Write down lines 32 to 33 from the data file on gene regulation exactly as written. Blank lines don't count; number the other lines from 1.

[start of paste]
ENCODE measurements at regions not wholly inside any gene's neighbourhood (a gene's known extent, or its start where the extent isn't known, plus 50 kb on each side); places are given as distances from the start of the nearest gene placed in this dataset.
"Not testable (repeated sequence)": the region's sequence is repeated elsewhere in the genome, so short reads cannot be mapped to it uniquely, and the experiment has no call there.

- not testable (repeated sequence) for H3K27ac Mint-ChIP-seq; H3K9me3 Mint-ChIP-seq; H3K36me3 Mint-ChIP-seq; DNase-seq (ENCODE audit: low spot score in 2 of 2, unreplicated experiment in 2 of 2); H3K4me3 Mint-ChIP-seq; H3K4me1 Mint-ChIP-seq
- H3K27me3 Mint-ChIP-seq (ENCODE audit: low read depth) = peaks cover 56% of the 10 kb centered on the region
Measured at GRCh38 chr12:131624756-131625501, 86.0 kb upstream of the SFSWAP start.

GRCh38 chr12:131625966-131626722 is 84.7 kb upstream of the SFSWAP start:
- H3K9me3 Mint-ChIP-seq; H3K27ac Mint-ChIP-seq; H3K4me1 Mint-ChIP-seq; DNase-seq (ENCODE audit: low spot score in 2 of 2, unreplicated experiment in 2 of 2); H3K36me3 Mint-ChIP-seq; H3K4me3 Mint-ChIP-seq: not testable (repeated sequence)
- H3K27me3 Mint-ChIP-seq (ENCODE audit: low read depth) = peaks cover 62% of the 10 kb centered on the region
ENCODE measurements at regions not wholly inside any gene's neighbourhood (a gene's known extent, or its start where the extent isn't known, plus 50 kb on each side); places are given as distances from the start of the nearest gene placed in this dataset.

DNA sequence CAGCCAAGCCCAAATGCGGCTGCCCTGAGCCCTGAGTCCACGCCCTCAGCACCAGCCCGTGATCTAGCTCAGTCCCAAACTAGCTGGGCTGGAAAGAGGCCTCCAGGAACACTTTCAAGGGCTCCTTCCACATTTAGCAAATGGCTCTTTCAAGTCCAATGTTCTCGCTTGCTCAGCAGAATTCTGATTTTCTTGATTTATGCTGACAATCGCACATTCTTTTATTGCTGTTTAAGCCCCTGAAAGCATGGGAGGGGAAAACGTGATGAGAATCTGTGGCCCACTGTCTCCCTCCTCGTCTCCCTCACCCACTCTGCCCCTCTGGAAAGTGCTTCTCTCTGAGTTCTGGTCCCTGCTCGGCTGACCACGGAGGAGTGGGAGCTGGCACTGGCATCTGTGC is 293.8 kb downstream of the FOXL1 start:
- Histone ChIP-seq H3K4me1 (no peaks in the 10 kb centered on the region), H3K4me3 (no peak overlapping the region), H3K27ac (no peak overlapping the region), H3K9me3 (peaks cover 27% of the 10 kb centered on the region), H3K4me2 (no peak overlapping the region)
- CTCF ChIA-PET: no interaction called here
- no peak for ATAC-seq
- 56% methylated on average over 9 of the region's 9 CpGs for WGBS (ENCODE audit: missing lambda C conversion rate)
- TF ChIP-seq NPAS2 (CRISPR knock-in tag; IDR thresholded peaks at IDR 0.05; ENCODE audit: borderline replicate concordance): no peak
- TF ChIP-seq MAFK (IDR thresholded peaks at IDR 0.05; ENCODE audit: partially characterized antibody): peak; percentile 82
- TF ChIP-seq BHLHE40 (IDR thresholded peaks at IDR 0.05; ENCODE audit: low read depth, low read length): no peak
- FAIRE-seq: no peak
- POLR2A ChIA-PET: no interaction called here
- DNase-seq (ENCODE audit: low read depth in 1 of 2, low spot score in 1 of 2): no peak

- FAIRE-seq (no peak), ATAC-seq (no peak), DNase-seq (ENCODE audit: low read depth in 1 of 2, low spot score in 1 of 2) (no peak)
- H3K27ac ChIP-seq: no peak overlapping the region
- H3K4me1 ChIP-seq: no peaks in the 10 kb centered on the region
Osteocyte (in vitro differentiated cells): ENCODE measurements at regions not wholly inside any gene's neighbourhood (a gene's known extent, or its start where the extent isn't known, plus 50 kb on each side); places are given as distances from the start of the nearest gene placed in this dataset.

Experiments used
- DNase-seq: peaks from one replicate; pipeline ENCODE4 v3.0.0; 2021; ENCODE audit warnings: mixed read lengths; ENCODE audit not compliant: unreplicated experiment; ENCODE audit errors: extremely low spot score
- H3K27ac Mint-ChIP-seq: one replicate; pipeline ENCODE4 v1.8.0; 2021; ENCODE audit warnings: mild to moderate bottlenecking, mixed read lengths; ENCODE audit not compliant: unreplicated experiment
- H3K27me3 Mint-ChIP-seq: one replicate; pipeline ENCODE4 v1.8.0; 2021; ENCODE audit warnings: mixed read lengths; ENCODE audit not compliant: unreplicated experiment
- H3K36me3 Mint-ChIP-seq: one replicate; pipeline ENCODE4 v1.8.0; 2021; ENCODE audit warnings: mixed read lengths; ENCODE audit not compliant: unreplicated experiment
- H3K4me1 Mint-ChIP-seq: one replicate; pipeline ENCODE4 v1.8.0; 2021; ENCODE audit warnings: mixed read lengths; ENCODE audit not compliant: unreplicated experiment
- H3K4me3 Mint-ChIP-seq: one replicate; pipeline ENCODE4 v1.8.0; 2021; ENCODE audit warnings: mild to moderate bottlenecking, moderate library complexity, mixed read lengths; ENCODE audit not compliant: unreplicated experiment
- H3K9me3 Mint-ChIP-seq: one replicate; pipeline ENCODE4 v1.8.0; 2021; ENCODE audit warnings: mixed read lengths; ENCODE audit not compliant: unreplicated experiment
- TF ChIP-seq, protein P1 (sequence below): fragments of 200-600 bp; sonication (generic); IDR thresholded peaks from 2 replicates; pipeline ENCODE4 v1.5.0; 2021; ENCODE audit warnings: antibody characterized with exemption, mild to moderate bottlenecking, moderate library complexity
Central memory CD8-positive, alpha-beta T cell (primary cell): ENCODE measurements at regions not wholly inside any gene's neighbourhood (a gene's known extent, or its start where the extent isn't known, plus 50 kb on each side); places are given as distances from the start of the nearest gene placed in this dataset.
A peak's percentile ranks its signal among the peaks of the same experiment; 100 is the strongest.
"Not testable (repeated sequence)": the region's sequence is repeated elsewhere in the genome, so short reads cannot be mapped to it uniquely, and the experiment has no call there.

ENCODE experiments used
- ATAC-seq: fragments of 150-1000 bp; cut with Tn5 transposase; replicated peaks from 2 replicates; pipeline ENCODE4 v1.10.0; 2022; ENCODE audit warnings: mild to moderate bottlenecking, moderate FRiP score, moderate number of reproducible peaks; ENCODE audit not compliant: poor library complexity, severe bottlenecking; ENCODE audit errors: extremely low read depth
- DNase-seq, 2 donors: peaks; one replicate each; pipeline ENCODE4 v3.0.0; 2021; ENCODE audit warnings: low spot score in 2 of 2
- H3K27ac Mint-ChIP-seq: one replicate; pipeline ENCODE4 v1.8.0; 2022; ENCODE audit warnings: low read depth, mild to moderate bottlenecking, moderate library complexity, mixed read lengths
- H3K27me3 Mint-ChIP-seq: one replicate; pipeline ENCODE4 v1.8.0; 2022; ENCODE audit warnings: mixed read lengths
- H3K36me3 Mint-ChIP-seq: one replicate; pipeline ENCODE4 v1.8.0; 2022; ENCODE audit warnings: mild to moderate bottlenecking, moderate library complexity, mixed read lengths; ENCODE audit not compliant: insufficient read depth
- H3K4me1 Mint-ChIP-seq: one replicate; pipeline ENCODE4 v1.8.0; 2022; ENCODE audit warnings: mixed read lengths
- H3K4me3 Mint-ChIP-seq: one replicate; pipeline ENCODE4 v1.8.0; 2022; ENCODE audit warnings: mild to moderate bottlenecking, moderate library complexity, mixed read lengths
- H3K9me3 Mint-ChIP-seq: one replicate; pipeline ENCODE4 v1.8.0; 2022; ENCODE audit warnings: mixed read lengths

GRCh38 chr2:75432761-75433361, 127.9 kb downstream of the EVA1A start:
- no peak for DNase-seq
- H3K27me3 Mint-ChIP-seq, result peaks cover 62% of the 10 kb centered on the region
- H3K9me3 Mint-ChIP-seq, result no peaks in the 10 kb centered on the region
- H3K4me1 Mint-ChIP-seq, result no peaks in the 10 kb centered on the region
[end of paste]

- H3K9me3 Mint-ChIP-seq: one replicate; pipeline ENCODE4 v1.8.0; 2021; ENCODE audit warnings: mixed read lengths; ENCODE audit not compliant: unreplicated experiment
- TF ChIP-seq, protein P1 (sequence below): fragments of 200-600 bp; sonication (generic); IDR thresholded peaks from 2 replicates; pipeline ENCODE4 v1.5.0; 2021; ENCODE audit warnings: antibody characterized with exemption, mild to moderate bottlenecking, moderate library complexity